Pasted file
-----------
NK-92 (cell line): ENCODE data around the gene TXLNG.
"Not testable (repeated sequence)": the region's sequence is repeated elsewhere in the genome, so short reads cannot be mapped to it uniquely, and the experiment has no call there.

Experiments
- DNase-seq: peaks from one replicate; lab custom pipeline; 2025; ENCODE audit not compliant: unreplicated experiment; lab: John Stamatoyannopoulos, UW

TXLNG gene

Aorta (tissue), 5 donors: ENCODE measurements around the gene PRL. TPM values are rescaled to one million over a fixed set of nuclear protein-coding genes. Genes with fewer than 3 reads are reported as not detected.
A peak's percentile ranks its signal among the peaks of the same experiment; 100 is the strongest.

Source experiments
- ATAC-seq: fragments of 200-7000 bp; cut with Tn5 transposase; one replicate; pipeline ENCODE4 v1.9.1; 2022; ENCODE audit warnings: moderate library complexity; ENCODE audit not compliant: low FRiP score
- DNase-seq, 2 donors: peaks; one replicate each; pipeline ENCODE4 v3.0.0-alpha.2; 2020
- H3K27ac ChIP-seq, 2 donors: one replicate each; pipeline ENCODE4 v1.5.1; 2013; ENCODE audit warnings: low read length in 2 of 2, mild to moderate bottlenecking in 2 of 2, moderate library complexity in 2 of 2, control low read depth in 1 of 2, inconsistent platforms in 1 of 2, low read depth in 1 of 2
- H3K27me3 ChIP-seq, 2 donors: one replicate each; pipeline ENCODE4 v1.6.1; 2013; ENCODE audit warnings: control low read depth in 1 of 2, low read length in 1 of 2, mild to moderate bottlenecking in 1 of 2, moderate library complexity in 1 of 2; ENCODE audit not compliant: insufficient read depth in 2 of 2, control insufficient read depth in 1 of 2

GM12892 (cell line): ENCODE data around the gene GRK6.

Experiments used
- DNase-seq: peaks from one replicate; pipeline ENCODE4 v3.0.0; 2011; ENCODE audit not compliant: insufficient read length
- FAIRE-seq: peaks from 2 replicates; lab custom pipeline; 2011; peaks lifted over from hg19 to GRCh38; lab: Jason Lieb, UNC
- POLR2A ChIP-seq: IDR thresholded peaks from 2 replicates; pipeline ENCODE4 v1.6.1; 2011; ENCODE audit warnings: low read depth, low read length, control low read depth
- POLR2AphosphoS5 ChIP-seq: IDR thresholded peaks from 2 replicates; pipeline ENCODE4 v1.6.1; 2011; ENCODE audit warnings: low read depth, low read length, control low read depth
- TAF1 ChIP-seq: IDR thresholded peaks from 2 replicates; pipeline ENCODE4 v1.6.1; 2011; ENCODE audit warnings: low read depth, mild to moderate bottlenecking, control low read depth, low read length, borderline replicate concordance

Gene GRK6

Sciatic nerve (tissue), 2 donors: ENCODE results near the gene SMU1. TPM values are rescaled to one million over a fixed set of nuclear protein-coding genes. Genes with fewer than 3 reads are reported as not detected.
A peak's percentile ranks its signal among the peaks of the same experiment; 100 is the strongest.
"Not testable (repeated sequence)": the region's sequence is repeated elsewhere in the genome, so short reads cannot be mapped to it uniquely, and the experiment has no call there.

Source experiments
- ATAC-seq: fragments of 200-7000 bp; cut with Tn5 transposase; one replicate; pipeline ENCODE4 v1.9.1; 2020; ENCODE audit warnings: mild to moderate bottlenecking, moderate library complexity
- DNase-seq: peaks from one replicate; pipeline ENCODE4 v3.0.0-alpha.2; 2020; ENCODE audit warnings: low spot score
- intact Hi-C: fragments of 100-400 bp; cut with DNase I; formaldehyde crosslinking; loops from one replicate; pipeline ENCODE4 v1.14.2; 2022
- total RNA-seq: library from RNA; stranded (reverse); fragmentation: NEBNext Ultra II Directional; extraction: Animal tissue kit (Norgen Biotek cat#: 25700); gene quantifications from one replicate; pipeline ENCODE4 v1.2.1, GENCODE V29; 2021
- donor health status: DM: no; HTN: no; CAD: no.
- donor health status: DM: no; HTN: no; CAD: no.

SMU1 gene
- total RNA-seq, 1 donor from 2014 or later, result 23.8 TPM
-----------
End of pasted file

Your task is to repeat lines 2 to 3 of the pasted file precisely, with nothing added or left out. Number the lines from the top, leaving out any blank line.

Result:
"Not testable (repeated sequence)": the region's sequence is repeated elsewhere in the genome, so short reads cannot be mapped to it uniquely, and the experiment has no call there.

Experiments